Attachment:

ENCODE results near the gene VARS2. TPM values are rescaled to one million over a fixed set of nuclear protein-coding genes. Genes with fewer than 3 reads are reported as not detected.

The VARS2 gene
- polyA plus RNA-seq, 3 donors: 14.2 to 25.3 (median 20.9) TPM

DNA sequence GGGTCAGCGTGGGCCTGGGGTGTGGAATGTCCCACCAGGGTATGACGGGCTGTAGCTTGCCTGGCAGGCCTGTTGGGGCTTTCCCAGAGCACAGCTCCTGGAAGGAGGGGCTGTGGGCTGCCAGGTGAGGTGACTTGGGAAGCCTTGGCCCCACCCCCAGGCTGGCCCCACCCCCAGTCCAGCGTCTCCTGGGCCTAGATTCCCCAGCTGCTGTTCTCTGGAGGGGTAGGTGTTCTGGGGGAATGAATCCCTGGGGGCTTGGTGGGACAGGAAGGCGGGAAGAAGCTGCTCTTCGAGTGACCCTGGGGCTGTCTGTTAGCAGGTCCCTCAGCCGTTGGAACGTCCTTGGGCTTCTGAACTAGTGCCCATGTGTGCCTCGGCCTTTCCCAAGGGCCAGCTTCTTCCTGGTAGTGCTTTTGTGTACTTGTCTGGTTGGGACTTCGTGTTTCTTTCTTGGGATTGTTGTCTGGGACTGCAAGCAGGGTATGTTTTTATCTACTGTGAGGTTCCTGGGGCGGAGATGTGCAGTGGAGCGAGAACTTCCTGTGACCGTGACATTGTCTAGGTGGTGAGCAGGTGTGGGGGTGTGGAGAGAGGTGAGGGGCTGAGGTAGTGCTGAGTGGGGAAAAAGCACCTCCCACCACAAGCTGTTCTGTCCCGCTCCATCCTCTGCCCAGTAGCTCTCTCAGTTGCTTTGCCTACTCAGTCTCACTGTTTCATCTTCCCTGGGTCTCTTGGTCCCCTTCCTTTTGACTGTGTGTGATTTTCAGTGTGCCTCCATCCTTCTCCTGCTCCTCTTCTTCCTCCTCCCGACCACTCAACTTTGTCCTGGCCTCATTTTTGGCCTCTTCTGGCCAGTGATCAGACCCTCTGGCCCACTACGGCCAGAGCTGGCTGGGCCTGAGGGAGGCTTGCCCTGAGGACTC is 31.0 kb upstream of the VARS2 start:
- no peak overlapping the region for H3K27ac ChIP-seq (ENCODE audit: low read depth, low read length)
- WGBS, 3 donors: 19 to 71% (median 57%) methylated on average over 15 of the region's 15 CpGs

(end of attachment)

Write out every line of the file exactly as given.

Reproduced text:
ENCODE results near the gene VARS2. TPM values are rescaled to one million over a fixed set of nuclear protein-coding genes. Genes with fewer than 3 reads are reported as not detected.

The VARS2 gene
- polyA plus RNA-seq, 3 donors: 14.2 to 25.3 (median 20.9) TPM

DNA sequence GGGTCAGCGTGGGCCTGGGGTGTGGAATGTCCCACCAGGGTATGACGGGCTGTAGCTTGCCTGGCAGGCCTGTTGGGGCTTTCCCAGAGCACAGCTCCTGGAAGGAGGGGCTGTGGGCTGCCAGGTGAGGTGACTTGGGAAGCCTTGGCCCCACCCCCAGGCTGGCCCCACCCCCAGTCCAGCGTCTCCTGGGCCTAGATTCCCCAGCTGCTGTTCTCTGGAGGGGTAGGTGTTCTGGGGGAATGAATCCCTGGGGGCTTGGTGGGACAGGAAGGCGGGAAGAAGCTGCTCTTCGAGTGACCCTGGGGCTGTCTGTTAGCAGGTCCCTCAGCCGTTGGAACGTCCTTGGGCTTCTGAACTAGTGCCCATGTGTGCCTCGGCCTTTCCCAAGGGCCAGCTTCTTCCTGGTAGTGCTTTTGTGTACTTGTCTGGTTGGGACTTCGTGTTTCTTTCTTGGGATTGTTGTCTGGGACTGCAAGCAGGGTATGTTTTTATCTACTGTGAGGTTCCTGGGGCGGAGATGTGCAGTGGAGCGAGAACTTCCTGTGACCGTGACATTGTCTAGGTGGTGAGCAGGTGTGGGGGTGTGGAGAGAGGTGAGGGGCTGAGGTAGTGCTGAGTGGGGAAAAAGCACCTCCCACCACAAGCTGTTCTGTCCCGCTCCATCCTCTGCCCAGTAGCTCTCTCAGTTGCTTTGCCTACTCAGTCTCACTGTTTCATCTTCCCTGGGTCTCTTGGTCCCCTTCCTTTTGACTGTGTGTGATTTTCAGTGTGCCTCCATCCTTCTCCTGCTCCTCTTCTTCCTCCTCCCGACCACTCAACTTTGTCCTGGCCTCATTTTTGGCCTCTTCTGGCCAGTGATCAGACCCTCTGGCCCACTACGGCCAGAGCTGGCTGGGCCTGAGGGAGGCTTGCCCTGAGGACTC is 31.0 kb upstream of the VARS2 start:
- no peak overlapping the region for H3K27ac ChIP-seq (ENCODE audit: low read depth, low read length)
- WGBS, 3 donors: 19 to 71% (median 57%) methylated on average over 15 of the region's 15 CpGs